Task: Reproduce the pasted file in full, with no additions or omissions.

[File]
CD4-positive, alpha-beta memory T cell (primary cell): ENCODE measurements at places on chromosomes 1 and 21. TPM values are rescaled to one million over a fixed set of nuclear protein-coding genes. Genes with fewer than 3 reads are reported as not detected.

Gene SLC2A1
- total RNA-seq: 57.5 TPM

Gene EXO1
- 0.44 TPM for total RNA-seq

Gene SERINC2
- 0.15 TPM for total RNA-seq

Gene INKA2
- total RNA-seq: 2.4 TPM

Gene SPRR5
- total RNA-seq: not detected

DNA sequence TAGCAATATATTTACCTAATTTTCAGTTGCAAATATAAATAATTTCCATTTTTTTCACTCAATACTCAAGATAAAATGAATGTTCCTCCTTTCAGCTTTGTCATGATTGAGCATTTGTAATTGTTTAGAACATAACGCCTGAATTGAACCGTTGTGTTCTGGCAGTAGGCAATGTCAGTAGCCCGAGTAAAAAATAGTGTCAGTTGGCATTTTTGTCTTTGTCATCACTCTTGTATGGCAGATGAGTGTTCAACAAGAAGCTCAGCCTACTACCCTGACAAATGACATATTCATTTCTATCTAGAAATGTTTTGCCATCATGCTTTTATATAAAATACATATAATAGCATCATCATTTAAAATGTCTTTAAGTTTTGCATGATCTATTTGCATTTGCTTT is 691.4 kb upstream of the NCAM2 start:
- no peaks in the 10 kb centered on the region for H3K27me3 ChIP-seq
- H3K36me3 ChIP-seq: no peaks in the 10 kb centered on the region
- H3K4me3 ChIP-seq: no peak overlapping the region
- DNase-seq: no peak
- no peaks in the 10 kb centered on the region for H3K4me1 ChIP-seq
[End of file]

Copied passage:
CD4-positive, alpha-beta memory T cell (primary cell): ENCODE measurements at places on chromosomes 1 and 21. TPM values are rescaled to one million over a fixed set of nuclear protein-coding genes. Genes with fewer than 3 reads are reported as not detected.

Gene SLC2A1
- total RNA-seq: 57.5 TPM

Gene EXO1
- 0.44 TPM for total RNA-seq

Gene SERINC2
- 0.15 TPM for total RNA-seq

Gene INKA2
- total RNA-seq: 2.4 TPM

Gene SPRR5
- total RNA-seq: not detected

DNA sequence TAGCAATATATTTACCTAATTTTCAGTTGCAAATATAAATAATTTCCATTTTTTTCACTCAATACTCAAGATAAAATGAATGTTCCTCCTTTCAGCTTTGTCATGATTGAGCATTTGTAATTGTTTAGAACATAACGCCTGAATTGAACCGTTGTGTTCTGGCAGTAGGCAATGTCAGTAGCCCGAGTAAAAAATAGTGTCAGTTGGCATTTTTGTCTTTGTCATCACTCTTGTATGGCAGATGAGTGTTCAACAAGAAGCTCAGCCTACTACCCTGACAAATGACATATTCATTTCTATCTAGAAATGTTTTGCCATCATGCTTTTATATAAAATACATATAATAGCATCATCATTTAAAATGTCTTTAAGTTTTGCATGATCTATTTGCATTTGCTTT is 691.4 kb upstream of the NCAM2 start:
- no peaks in the 10 kb centered on the region for H3K27me3 ChIP-seq
- H3K36me3 ChIP-seq: no peaks in the 10 kb centered on the region
- H3K4me3 ChIP-seq: no peak overlapping the region
- DNase-seq: no peak
- no peaks in the 10 kb centered on the region for H3K4me1 ChIP-seq